A festival called Praha žije hubdou is aiming to bring music to the streets of Prague next spring. If the project goes ahead, professionals and amateurs alike will help culturally transform the city for a day, but organisers will have to reach their proposed target in a current crowdfunding campaign. Jan Gregar of the NGO Nerudný Fest told me more about the project and about busking in Prague.
After three years, the renovation of Prague’s National Theatre is complete. The project, which cost 135 million crowns, saw the complete restoration of the theatre’s façade, which in places had fallen into disrepair. Not only has the theatre been restored, many of its magnificent interiors are also now viewable in a special tour online.
For twenty years now, the Prague-based Institute of Bohuslav Martinů has been assembling all available material on the great Czech composer, making it available to anyone interested in his life and work. It has also started to publish Bohuslav Martinů’s extensive complete editions, a work which is expected to continue for the next fifty years.
Today’s Sunday Music Show puts the spotlight on Tonya Graves, the Prague-based US singer, who has just released her second album, the positively received Back to Blues. Graves, known mainly as the lead singer for the band Monkey Business, offers her original take on some of the legendary blues songs, from B.B. King to Ray Charles and Jimi Hendrix.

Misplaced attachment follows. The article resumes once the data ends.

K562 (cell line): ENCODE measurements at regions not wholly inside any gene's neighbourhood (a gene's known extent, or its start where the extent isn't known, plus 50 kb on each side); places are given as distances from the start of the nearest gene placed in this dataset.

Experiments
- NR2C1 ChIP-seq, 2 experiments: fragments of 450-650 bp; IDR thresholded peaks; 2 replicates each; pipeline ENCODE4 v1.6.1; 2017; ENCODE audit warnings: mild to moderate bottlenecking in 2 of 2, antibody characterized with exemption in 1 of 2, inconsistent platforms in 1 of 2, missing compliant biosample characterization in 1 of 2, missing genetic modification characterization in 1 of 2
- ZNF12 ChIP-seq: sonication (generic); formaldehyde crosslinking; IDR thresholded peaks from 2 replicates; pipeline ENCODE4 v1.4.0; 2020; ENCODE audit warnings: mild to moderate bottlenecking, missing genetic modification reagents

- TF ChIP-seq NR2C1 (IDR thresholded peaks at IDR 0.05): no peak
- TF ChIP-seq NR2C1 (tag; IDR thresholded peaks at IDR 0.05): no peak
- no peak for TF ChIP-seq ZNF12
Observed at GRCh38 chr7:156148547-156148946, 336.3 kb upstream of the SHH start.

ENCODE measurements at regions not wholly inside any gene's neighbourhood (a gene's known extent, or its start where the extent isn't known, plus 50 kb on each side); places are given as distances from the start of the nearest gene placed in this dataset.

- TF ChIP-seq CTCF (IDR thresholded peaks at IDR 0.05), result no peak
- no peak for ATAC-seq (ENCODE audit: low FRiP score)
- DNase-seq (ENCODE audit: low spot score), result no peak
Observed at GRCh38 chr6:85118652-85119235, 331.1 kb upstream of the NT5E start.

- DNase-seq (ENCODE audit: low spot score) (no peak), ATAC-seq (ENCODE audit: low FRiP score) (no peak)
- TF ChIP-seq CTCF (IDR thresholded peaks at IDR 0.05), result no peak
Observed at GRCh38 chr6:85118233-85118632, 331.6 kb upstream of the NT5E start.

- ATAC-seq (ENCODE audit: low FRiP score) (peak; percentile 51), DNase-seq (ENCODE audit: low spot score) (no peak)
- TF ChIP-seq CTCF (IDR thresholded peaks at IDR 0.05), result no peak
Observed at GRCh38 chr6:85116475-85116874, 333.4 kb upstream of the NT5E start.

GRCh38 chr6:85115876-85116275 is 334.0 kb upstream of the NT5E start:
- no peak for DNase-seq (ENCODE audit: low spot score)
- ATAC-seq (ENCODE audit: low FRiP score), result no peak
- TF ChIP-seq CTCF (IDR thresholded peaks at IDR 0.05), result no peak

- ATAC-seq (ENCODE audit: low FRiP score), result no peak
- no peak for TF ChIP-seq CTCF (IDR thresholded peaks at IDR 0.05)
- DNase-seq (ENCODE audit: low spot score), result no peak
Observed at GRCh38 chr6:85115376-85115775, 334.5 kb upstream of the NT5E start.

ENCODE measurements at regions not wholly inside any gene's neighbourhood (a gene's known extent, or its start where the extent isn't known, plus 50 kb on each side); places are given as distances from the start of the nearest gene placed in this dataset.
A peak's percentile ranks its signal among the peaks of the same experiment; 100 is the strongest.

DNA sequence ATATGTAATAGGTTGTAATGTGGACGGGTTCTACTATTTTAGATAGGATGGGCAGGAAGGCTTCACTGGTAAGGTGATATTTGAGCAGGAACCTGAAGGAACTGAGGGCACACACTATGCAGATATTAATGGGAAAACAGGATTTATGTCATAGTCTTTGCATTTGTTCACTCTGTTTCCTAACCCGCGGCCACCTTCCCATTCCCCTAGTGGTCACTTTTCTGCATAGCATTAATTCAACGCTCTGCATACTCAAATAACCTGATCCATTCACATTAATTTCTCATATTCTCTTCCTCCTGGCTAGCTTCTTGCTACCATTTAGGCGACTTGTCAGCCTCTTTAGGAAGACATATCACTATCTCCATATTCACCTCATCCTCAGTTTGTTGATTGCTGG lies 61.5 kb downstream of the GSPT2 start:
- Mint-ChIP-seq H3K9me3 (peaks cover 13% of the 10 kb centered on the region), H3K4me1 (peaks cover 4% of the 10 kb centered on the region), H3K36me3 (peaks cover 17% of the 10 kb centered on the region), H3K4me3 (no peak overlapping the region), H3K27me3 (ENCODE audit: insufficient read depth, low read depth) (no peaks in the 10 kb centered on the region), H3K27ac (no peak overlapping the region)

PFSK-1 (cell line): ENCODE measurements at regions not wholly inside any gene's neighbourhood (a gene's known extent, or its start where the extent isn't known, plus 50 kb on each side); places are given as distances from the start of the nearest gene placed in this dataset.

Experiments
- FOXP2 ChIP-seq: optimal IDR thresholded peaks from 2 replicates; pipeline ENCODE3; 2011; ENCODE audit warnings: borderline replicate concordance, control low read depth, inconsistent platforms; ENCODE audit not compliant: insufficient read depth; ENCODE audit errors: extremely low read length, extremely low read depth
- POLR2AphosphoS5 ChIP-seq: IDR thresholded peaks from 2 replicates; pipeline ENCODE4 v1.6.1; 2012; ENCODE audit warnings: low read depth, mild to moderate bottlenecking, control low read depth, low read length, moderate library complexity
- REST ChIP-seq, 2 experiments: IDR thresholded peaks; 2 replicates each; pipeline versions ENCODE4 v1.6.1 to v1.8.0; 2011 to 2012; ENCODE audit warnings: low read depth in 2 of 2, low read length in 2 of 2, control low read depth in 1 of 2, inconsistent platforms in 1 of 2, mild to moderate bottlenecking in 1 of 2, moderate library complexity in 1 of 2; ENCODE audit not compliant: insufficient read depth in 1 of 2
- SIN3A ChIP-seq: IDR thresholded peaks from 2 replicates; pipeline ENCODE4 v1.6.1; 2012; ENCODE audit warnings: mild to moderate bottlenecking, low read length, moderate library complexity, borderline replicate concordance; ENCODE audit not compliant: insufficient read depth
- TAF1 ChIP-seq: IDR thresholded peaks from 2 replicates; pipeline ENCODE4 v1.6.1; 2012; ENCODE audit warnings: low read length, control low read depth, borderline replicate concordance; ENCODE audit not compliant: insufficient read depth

Prague has a long history of inspiring visiting writers. The list includes novelists and poets as diverse as George Eliot, Pablo Neruda and Allen Ginsberg. So it seems apt that the City Library has just launched a programme inviting writers to spend two months absorbing the atmosphere of the city. The first writer-in-residence was the Australian novelist and essayist Liam Pieper and last week, just as his stay was drawing to a close, David Vaughan caught up with Liam and the programme coordinator, Kateřina Bajo.
Prague recently saw the return of robots in Café Neu Romance, an annual festival held at the National Technical Library celebrating robots and artistic performance. I met with the festival’s founder Christian Gjørret to discuss how this year’s edition went and have him explain what it was all about.
A new exhibition currently on display at Prague’s Centre for Contemporary Art presents an experimental project by architecture students from Prague and Bratislava, who created a so-called parallel membrane city. Urbo Kune, which means a common city in Esperanto, was designed for an old quarry in Prague’s Zbraslav. The laid-out model of the utopian city can be seen at DOX until mid-January.
The summer release Kontakt is the third LP by Kittchen, the masked man of Czech DIY pop. The follow-up to Radio, which picked up an Anděl award for best alternative album in 2012, it finds the mysterious musician cooking up more top class – to quote his Vimeo page – “industrial kitchen sounds and alternative folk”.